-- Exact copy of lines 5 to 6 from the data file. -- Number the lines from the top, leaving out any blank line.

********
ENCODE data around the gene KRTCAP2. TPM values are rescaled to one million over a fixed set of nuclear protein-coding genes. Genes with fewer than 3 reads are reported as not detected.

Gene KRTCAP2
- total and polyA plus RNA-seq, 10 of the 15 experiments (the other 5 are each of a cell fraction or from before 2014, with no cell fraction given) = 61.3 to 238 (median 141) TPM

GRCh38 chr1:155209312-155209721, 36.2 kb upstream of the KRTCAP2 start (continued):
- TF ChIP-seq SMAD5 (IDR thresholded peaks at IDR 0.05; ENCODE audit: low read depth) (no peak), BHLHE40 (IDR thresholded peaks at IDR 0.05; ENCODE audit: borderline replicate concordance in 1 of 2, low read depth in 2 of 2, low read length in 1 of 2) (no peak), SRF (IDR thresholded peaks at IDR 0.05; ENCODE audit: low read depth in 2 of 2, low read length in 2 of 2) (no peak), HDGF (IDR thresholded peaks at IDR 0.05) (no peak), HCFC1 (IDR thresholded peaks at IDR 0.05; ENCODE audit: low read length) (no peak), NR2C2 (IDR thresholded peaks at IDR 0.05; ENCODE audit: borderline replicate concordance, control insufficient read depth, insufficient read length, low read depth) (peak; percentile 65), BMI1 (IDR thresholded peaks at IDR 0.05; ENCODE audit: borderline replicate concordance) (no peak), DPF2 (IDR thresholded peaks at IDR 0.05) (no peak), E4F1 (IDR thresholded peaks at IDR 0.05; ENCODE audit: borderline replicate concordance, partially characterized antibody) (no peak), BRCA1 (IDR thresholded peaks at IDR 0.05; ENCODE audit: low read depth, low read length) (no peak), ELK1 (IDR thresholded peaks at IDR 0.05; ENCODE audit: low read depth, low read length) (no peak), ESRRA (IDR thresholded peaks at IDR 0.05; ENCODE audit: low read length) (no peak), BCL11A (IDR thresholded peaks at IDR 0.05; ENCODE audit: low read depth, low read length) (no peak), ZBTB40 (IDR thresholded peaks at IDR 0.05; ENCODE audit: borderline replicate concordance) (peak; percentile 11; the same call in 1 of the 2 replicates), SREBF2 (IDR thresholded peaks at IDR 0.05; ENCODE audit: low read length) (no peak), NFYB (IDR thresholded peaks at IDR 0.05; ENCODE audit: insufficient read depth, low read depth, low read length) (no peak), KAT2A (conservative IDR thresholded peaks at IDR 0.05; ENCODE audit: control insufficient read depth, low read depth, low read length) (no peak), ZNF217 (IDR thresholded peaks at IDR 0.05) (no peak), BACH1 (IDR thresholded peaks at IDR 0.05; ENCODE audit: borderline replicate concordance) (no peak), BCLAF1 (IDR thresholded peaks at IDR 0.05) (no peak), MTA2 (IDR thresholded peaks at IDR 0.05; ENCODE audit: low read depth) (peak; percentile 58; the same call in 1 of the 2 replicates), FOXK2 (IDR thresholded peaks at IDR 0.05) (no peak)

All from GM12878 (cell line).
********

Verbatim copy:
- TF ChIP-seq SMAD5 (IDR thresholded peaks at IDR 0.05; ENCODE audit: low read depth) (no peak), BHLHE40 (IDR thresholded peaks at IDR 0.05; ENCODE audit: borderline replicate concordance in 1 of 2, low read depth in 2 of 2, low read length in 1 of 2) (no peak), SRF (IDR thresholded peaks at IDR 0.05; ENCODE audit: low read depth in 2 of 2, low read length in 2 of 2) (no peak), HDGF (IDR thresholded peaks at IDR 0.05) (no peak), HCFC1 (IDR thresholded peaks at IDR 0.05; ENCODE audit: low read length) (no peak), NR2C2 (IDR thresholded peaks at IDR 0.05; ENCODE audit: borderline replicate concordance, control insufficient read depth, insufficient read length, low read depth) (peak; percentile 65), BMI1 (IDR thresholded peaks at IDR 0.05; ENCODE audit: borderline replicate concordance) (no peak), DPF2 (IDR thresholded peaks at IDR 0.05) (no peak), E4F1 (IDR thresholded peaks at IDR 0.05; ENCODE audit: borderline replicate concordance, partially characterized antibody) (no peak), BRCA1 (IDR thresholded peaks at IDR 0.05; ENCODE audit: low read depth, low read length) (no peak), ELK1 (IDR thresholded peaks at IDR 0.05; ENCODE audit: low read depth, low read length) (no peak), ESRRA (IDR thresholded peaks at IDR 0.05; ENCODE audit: low read length) (no peak), BCL11A (IDR thresholded peaks at IDR 0.05; ENCODE audit: low read depth, low read length) (no peak), ZBTB40 (IDR thresholded peaks at IDR 0.05; ENCODE audit: borderline replicate concordance) (peak; percentile 11; the same call in 1 of the 2 replicates), SREBF2 (IDR thresholded peaks at IDR 0.05; ENCODE audit: low read length) (no peak), NFYB (IDR thresholded peaks at IDR 0.05; ENCODE audit: insufficient read depth, low read depth, low read length) (no peak), KAT2A (conservative IDR thresholded peaks at IDR 0.05; ENCODE audit: control insufficient read depth, low read depth, low read length) (no peak), ZNF217 (IDR thresholded peaks at IDR 0.05) (no peak), BACH1 (IDR thresholded peaks at IDR 0.05; ENCODE audit: borderline replicate concordance) (no peak), BCLAF1 (IDR thresholded peaks at IDR 0.05) (no peak), MTA2 (IDR thresholded peaks at IDR 0.05; ENCODE audit: low read depth) (peak; percentile 58; the same call in 1 of the 2 replicates), FOXK2 (IDR thresholded peaks at IDR 0.05) (no peak)

All from GM12878 (cell line).